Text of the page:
House begins debate on new NAFTA ratification bill
Prime Minister Justin Trudeau, right to left, President of the United States Donald Trump, and President of Mexico Enrique Pena Nieto participate in a signing ceremony for the new United States-Mexico-Canada Agreement in Buenos Aires, Argentina, on Nov. 30, 2018. THE CANADIAN PRESS/Sean Kilpatrick
OTTAWA – Members of Parliament began debating the new NAFTA implementation bill in the House of Commons on Tuesday. Foreign Affairs Minister Chrystia Freeland began the debate by extolling the benefits of the deal, saying Canada is ready to ratify the trilateral trade pact, as soon as the U.S. and Mexico are.
“This is essential for our businesses, our entrepreneurs, our farmers, and for millions of jobs and all the middle class families across Canada,” Freeland said.
Bill C-100, the "Canada United States Mexico Agreement Implementation Act" was tabled on May 29 by Prime Minister Justin Trudeau.
“Insofar that it is possible we intend to move in tandem with our partners. I am in very close contact with my counterparts in both countries as we discuss our domestic ratification processes,” said Freeland, who Trudeau has credited as being central to securing the new deal after nearly 14 months of often contentious renegotiations.
Freeland called the deal “something that all Canadians can be proud of.”
Tuesday marked the first time that the legislation has come up for debate since it was tabled, prompting some questions about the likelihood it’ll be able to pass through both the House and Senate before Parliament is scheduled to adjourn at the end of the month.
Conservative MP and vice-chair of the House International Trade Committee Dean Allison questioned Freeland on her intentions about pushing the bill through various debate stages and committee study before the House adjourns for the summer on June 21 or if a recall of MPs will be needed later in the summer, but she did not respond directly.
Freeland said that she is travelling to D.C. on Wednesday to meet with members of the U.S. Congress and U.S. Trade representative Robert Lighthizer to discuss the two countries respective domestic ratification processes.
The more-than-150-page bill to implement the renegotiated NAFTA deal — known as USMCA or CUSMA, depending on what side of the border you are on — includes the legislative amendments needed to apply the new trade rules, but leaves the government some wiggle room so that it can ensure the text is aligned with whatever comes out of ongoing ratification processes in the United States and Mexico.
Given the government’s intention to keep pace with Mexico and the United States when it comes to ratification, it remains to be seen whether the Liberals will keep pushing the legislation through here without signs of movement in the other two countries.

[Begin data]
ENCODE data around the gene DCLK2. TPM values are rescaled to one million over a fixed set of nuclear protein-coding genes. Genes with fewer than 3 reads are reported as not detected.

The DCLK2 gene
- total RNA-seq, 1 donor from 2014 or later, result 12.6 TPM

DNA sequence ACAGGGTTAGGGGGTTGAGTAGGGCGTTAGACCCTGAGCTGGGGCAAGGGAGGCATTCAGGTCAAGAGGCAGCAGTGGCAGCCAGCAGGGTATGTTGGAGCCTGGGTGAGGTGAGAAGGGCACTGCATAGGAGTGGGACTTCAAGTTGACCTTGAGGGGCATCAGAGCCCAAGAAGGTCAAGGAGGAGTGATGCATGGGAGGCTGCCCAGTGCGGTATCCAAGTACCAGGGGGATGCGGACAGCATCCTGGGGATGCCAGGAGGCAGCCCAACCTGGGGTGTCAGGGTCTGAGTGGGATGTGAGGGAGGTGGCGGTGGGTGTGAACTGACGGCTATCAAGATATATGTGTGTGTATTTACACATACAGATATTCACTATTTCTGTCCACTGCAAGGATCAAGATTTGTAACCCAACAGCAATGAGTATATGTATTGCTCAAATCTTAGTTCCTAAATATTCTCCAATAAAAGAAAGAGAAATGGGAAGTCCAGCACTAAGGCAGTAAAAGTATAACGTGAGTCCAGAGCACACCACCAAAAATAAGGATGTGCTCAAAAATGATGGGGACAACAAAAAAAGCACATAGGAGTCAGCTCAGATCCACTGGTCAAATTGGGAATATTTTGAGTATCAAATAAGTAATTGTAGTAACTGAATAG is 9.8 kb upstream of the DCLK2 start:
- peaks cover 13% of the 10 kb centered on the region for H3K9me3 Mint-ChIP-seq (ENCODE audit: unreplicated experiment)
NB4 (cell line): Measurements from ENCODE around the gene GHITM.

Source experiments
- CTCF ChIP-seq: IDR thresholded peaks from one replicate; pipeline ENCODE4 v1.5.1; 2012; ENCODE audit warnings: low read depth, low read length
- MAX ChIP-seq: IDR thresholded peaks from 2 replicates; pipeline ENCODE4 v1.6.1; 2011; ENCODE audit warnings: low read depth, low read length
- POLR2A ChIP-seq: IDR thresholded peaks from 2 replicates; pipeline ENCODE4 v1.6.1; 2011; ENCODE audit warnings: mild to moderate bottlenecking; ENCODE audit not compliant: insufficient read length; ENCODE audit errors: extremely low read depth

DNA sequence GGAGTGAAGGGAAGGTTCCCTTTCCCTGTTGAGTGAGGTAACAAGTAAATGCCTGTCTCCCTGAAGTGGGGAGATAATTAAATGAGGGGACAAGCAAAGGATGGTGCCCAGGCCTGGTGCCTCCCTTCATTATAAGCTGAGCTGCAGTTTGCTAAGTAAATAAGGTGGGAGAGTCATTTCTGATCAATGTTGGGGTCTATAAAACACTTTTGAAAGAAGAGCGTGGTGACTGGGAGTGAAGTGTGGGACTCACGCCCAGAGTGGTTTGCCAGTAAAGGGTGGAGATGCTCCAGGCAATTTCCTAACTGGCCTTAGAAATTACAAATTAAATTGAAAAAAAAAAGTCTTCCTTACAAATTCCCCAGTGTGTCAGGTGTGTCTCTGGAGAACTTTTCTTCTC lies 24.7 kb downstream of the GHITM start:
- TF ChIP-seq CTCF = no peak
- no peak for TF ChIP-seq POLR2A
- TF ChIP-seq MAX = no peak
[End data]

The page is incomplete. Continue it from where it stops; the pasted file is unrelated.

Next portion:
The deal, which was reached in late September and signed in November, will only come into force when it is ratified by all three countries in their respective legislative bodies.
During the debate, Freeland said that Canada held out for a good deal and that is what they got, and now it’s imperative that the agreement be ratified for the sake of economic certainty.
“The new NAFTA will ensure that the trilateral North American relationship remains mutually beneficial for years to come,” Freeland said.
Briefly, the deal includes:
- a maintained dispute resolution mechanism;
- concessions on access to Canada's supply-managed sectors;
- stronger rules of origin for autos;
- a slate of provisions related to the digital age; and
- a 16-year “sunset” termination provision.
The opposition Conservatives intend to support passing the bill, but used the debate to continue their critiques of what they consider Liberal capitulation in the renegotiation process.
“We do need a deal, there’s no question about that, but the concern is that this Liberal government walks around talking about what a great deal it is, and that’s definitely not the case,” Allison said. “What stakeholders and what people have told us is that a deal is better than no deal and that’s why the Conservatives are going to be supporting this.”
The NDP voted against a motion that allowed the bill to be tabled, and it is yet to be seen if they’ll back Bill C-100, though the comments made by NDP trade critic, fellow vice-chair of the House International Trade Committee, and former auto worker Tracey Ramsey indicate that the New Democrats won’t be supporting the ratification.
About an hour into the debate, Ramsey accused the Liberals of rushing the ratification and “not standing up for progressive trade.”
“The new NAFTA is simply not good enough for Canadians in its current form,” Ramsey said.